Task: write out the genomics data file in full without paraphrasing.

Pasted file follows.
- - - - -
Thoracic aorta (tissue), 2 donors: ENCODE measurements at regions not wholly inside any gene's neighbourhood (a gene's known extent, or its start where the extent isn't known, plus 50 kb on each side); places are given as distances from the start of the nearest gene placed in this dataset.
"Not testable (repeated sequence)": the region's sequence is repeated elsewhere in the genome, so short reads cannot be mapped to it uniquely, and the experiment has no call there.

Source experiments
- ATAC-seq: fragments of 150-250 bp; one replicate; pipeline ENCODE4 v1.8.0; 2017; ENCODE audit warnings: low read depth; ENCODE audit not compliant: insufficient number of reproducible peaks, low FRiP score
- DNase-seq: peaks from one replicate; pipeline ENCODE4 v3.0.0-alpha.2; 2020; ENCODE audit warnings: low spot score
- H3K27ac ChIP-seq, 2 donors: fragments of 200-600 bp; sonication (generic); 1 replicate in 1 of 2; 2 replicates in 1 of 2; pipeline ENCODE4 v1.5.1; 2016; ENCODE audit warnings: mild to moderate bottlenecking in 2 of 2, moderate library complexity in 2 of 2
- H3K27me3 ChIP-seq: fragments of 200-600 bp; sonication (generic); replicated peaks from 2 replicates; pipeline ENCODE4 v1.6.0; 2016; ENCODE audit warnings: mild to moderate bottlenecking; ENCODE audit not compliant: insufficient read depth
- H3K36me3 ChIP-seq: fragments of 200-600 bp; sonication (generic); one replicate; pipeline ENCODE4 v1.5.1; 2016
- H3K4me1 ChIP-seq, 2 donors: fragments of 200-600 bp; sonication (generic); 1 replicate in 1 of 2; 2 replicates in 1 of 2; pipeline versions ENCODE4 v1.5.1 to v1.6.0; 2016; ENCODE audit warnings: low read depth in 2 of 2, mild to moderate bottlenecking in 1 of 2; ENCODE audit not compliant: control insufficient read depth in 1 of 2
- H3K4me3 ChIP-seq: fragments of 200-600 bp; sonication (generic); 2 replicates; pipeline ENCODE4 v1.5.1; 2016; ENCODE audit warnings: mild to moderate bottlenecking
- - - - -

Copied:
Thoracic aorta (tissue), 2 donors: ENCODE measurements at regions not wholly inside any gene's neighbourhood (a gene's known extent, or its start where the extent isn't known, plus 50 kb on each side); places are given as distances from the start of the nearest gene placed in this dataset.
"Not testable (repeated sequence)": the region's sequence is repeated elsewhere in the genome, so short reads cannot be mapped to it uniquely, and the experiment has no call there.

Source experiments
- ATAC-seq: fragments of 150-250 bp; one replicate; pipeline ENCODE4 v1.8.0; 2017; ENCODE audit warnings: low read depth; ENCODE audit not compliant: insufficient number of reproducible peaks, low FRiP score
- DNase-seq: peaks from one replicate; pipeline ENCODE4 v3.0.0-alpha.2; 2020; ENCODE audit warnings: low spot score
- H3K27ac ChIP-seq, 2 donors: fragments of 200-600 bp; sonication (generic); 1 replicate in 1 of 2; 2 replicates in 1 of 2; pipeline ENCODE4 v1.5.1; 2016; ENCODE audit warnings: mild to moderate bottlenecking in 2 of 2, moderate library complexity in 2 of 2
- H3K27me3 ChIP-seq: fragments of 200-600 bp; sonication (generic); replicated peaks from 2 replicates; pipeline ENCODE4 v1.6.0; 2016; ENCODE audit warnings: mild to moderate bottlenecking; ENCODE audit not compliant: insufficient read depth
- H3K36me3 ChIP-seq: fragments of 200-600 bp; sonication (generic); one replicate; pipeline ENCODE4 v1.5.1; 2016
- H3K4me1 ChIP-seq, 2 donors: fragments of 200-600 bp; sonication (generic); 1 replicate in 1 of 2; 2 replicates in 1 of 2; pipeline versions ENCODE4 v1.5.1 to v1.6.0; 2016; ENCODE audit warnings: low read depth in 2 of 2, mild to moderate bottlenecking in 1 of 2; ENCODE audit not compliant: control insufficient read depth in 1 of 2
- H3K4me3 ChIP-seq: fragments of 200-600 bp; sonication (generic); 2 replicates; pipeline ENCODE4 v1.5.1; 2016; ENCODE audit warnings: mild to moderate bottlenecking